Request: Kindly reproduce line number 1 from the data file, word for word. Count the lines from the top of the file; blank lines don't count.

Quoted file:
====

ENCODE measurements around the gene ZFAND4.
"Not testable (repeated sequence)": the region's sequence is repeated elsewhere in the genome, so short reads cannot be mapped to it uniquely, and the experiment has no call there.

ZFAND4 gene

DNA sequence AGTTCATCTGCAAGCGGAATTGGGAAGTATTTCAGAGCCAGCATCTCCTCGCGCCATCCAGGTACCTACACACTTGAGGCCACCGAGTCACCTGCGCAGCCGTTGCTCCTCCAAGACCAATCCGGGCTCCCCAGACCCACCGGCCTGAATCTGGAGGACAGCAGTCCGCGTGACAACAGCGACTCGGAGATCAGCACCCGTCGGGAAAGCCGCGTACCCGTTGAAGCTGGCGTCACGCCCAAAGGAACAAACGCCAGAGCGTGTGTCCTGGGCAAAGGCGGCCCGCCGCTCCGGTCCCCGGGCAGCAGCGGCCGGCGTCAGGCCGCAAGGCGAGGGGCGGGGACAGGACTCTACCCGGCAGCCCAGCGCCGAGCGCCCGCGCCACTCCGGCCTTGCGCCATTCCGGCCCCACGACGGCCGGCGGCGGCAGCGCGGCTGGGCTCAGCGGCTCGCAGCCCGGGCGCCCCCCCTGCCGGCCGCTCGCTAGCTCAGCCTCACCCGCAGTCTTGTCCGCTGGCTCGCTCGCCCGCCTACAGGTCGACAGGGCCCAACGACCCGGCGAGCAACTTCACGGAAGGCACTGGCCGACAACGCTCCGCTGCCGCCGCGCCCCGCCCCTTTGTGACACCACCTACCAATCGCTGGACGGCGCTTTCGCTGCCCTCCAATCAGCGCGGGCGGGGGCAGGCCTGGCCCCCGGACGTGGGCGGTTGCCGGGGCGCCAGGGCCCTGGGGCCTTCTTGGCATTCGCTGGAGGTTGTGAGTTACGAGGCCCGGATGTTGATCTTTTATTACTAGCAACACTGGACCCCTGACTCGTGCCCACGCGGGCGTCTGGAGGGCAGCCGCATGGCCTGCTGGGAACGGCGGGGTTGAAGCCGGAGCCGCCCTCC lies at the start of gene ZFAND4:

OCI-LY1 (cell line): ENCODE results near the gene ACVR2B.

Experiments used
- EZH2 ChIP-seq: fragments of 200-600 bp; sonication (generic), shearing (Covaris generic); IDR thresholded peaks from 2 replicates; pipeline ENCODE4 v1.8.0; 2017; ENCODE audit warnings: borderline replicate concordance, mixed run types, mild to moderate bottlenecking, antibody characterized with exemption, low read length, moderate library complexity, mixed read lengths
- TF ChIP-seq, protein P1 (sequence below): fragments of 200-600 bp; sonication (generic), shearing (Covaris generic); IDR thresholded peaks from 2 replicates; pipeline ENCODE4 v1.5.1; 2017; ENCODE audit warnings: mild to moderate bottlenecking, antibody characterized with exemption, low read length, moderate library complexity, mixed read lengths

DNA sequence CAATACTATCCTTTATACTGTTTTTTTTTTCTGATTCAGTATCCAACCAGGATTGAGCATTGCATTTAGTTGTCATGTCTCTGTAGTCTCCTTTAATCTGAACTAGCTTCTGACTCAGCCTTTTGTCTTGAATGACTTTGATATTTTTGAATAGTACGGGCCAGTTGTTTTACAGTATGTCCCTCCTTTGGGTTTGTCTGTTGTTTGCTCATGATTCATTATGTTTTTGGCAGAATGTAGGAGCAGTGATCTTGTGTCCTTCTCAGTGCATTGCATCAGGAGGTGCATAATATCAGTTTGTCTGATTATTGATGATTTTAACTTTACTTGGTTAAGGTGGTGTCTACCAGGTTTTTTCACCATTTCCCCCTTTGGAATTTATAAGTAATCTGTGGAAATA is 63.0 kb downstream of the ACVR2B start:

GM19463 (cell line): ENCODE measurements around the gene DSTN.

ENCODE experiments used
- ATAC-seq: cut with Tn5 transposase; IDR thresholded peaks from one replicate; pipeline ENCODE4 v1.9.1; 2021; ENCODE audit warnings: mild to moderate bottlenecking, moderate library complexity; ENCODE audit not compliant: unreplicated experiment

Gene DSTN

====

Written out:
ENCODE measurements around the gene ZFAND4.